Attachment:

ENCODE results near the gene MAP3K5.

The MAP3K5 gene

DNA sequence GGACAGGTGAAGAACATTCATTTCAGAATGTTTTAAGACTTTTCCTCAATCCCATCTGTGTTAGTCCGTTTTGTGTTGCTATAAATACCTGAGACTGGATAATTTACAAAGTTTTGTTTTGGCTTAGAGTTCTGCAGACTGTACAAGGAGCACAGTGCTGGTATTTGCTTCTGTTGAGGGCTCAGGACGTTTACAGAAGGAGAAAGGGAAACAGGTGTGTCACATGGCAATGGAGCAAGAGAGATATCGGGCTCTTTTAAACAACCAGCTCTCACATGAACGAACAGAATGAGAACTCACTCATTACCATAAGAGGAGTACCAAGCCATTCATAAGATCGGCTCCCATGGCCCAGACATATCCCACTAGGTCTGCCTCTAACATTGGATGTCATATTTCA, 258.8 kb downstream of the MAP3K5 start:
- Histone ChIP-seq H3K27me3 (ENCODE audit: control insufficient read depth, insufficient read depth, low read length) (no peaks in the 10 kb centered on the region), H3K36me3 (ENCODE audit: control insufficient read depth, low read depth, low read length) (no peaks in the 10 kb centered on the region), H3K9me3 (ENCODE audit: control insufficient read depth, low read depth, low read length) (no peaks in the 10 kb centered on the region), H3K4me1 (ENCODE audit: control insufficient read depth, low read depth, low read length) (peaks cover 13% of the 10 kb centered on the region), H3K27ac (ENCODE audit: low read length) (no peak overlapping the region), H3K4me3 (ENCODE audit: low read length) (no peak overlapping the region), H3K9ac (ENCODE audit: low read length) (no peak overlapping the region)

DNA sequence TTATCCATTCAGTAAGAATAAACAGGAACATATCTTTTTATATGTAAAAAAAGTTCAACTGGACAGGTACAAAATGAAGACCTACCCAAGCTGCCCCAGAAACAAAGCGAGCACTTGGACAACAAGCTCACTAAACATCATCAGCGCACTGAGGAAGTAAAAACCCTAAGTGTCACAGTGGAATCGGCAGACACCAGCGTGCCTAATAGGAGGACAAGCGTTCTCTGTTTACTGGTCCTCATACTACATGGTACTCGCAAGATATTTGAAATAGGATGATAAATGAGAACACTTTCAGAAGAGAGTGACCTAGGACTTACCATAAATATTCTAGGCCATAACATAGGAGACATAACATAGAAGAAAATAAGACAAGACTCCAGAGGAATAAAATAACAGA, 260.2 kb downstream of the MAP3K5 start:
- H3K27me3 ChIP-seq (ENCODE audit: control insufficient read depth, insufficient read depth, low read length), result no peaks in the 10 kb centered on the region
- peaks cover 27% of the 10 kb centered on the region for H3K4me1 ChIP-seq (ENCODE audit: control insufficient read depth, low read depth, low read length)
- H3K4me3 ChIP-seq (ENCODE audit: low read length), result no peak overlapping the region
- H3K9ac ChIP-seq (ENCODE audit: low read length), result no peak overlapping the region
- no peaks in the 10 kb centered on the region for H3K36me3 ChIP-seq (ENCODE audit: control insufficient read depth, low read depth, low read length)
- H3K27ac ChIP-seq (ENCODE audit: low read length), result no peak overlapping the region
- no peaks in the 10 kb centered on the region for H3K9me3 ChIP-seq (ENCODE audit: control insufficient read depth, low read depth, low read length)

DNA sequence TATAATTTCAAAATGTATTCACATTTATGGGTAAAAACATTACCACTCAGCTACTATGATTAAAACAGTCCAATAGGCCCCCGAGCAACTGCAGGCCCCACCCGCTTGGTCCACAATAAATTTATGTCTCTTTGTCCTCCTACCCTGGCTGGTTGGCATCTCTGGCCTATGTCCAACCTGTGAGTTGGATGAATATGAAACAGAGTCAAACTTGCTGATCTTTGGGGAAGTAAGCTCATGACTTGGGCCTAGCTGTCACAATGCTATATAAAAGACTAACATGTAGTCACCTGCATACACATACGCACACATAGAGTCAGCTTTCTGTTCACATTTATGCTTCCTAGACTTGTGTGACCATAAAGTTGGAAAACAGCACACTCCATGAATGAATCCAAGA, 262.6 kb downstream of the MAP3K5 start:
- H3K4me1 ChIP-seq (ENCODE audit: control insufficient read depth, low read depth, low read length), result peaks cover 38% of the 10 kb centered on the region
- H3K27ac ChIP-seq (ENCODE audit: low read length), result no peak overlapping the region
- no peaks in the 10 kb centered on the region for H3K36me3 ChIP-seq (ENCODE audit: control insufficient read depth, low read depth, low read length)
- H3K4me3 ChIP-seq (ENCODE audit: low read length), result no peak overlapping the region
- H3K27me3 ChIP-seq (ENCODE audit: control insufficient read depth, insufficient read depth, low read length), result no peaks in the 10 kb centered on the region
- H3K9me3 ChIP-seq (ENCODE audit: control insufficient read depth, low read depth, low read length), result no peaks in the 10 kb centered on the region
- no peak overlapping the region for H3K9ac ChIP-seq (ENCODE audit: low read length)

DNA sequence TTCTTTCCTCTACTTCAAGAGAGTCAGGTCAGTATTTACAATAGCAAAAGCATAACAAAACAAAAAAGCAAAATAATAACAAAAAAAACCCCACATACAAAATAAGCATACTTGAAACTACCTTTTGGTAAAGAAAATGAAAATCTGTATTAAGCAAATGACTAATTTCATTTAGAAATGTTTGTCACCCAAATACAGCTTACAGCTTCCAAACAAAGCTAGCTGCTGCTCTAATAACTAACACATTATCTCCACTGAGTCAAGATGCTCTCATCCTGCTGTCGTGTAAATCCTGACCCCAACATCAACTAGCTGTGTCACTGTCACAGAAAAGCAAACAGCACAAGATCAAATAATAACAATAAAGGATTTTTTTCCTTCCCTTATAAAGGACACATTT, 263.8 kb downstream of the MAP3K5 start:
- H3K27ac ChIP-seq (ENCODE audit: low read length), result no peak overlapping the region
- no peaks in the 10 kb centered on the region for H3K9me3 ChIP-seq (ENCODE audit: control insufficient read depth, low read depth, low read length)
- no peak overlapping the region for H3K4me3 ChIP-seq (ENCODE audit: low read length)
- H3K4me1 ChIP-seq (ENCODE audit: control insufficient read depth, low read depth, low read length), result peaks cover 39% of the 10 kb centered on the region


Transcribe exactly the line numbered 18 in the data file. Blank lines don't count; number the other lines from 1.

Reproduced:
- H3K27me3 ChIP-seq (ENCODE audit: control insufficient read depth, insufficient read depth, low read length), result no peaks in the 10 kb centered on the region